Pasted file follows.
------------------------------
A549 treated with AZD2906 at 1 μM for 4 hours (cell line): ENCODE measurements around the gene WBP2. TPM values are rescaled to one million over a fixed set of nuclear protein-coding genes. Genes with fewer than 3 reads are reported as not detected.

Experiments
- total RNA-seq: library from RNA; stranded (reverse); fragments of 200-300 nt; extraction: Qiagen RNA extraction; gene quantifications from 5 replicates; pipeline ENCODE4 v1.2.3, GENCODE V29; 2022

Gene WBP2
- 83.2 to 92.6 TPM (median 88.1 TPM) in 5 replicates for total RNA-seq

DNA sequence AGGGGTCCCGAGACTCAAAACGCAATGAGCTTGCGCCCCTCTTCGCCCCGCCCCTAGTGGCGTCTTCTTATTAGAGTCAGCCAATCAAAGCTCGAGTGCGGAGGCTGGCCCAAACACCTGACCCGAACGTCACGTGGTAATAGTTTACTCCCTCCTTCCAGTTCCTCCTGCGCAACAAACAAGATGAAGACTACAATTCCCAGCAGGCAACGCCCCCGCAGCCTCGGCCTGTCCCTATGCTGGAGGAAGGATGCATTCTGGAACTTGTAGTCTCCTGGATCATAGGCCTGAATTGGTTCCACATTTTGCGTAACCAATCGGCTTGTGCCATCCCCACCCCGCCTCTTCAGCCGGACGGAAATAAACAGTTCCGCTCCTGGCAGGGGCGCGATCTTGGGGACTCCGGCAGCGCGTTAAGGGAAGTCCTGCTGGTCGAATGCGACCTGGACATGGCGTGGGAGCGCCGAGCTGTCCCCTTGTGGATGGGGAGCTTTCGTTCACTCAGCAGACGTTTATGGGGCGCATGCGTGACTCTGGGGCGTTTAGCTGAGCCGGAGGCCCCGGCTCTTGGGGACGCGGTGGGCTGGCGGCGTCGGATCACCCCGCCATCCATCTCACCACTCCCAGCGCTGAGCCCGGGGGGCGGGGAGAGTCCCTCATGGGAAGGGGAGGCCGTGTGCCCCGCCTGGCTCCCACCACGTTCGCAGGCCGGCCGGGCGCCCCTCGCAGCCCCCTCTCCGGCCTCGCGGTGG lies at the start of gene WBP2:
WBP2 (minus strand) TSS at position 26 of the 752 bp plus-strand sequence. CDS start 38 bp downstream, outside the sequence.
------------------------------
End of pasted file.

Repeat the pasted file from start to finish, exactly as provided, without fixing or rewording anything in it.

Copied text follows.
A549 treated with AZD2906 at 1 μM for 4 hours (cell line): ENCODE measurements around the gene WBP2. TPM values are rescaled to one million over a fixed set of nuclear protein-coding genes. Genes with fewer than 3 reads are reported as not detected.

Experiments
- total RNA-seq: library from RNA; stranded (reverse); fragments of 200-300 nt; extraction: Qiagen RNA extraction; gene quantifications from 5 replicates; pipeline ENCODE4 v1.2.3, GENCODE V29; 2022

Gene WBP2
- 83.2 to 92.6 TPM (median 88.1 TPM) in 5 replicates for total RNA-seq

DNA sequence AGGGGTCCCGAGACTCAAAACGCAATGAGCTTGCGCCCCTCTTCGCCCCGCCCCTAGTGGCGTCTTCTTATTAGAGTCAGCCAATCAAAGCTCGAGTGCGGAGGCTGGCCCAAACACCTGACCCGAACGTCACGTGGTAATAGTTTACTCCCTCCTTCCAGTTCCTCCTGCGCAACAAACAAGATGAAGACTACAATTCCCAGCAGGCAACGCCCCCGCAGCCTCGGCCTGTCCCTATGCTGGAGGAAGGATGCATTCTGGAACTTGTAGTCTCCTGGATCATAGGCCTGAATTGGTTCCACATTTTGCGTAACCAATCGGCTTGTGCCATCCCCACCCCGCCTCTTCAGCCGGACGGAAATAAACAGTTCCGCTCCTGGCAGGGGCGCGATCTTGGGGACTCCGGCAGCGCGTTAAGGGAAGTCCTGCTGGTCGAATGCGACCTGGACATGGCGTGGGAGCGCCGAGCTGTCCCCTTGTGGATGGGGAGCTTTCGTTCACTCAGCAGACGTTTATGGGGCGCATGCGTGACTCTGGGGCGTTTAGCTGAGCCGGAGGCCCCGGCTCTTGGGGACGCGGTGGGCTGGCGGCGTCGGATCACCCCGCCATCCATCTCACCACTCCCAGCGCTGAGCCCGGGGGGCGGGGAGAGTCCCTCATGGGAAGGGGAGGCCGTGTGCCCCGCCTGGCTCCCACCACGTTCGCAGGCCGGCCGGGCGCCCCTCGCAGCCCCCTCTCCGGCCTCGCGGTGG lies at the start of gene WBP2:
WBP2 (minus strand) TSS at position 26 of the 752 bp plus-strand sequence. CDS start 38 bp downstream, outside the sequence.